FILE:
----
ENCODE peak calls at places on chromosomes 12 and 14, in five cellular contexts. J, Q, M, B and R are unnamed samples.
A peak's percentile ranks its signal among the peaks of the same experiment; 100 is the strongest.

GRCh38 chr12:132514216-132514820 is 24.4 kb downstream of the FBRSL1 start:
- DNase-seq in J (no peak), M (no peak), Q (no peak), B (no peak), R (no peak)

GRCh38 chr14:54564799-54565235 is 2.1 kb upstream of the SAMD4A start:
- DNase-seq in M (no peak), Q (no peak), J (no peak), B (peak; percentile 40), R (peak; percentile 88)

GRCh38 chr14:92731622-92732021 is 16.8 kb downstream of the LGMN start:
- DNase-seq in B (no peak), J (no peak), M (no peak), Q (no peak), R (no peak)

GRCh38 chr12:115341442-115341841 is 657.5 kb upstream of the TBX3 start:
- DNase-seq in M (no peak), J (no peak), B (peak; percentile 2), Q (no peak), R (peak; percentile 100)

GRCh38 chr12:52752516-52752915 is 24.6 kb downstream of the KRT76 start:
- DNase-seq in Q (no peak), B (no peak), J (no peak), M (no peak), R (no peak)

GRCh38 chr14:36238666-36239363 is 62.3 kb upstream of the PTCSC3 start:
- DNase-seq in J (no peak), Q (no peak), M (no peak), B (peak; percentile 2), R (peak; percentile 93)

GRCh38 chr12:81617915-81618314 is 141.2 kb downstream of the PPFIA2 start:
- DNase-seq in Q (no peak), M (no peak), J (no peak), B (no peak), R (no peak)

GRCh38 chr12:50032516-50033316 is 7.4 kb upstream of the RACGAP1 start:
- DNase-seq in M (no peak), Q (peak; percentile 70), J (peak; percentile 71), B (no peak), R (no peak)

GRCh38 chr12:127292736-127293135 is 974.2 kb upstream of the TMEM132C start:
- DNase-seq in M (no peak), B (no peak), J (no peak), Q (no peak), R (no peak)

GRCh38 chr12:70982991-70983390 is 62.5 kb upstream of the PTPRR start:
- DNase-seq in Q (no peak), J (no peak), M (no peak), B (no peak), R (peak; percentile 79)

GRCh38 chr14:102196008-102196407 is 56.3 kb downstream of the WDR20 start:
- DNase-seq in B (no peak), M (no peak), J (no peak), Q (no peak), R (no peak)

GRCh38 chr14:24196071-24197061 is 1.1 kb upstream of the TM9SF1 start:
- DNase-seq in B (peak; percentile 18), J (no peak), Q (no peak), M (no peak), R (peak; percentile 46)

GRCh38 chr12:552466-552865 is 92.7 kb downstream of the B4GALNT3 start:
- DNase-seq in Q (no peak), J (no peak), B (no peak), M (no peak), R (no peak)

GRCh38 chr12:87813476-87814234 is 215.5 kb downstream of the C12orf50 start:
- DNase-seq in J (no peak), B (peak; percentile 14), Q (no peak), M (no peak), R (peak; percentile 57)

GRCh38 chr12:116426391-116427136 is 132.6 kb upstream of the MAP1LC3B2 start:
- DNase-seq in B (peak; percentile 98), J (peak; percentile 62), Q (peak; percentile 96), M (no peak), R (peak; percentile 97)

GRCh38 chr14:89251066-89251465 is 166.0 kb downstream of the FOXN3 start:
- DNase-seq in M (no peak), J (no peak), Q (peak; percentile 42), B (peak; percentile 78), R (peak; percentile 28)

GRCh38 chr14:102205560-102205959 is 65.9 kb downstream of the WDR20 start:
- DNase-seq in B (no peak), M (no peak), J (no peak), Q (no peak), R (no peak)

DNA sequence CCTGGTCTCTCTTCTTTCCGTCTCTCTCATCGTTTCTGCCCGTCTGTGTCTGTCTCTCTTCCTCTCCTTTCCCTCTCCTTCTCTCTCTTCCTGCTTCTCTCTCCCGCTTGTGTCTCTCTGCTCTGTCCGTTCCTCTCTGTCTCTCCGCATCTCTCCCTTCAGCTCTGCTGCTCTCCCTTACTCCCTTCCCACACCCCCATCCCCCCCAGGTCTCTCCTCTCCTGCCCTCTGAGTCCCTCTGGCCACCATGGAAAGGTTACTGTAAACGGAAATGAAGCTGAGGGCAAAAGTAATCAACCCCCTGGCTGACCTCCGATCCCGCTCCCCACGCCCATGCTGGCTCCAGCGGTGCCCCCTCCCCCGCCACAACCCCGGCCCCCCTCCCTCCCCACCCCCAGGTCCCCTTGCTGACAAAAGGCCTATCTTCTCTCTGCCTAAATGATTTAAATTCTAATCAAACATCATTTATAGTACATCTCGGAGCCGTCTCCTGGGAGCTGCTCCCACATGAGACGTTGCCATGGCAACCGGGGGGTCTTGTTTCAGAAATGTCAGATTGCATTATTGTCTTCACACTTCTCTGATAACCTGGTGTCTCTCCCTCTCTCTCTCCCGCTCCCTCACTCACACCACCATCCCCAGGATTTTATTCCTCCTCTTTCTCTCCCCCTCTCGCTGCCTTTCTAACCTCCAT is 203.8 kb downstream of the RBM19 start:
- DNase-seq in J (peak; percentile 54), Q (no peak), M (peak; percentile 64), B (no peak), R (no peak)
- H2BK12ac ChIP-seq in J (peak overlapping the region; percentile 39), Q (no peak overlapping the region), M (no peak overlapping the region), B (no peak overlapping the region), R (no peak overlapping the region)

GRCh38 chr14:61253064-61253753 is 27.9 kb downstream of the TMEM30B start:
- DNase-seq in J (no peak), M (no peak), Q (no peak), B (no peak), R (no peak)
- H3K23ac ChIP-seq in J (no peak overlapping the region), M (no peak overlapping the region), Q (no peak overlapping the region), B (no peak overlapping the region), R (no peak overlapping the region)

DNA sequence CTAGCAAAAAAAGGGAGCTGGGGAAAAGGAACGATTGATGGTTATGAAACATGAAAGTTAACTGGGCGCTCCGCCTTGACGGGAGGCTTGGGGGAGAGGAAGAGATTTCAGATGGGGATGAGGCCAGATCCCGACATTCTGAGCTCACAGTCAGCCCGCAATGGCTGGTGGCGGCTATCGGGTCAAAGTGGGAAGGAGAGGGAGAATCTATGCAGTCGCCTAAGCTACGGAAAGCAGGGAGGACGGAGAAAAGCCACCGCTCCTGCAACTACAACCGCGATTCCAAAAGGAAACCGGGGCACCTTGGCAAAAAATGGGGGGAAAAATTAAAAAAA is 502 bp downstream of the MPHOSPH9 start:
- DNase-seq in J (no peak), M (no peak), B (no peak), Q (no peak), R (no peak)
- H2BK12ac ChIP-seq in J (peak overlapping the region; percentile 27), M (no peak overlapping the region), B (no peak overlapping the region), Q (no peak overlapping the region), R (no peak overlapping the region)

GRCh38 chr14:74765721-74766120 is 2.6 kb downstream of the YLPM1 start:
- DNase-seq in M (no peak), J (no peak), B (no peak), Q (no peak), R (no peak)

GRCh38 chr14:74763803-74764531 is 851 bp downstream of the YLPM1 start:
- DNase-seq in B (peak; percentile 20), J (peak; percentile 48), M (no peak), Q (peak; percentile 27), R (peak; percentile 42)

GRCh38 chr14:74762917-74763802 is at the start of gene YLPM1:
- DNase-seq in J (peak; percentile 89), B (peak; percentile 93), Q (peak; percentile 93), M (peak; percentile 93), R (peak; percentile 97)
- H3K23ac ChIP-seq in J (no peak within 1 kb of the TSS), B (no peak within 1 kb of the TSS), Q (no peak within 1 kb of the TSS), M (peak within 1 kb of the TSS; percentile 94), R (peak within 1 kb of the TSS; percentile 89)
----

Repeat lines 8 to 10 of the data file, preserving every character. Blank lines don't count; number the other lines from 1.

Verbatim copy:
- DNase-seq in B (no peak), J (no peak), M (no peak), Q (no peak), R (no peak)

GRCh38 chr12:115341442-115341841 is 657.5 kb upstream of the TBX3 start:
- DNase-seq in M (no peak), J (no peak), B (peak; percentile 2), Q (no peak), R (peak; percentile 100)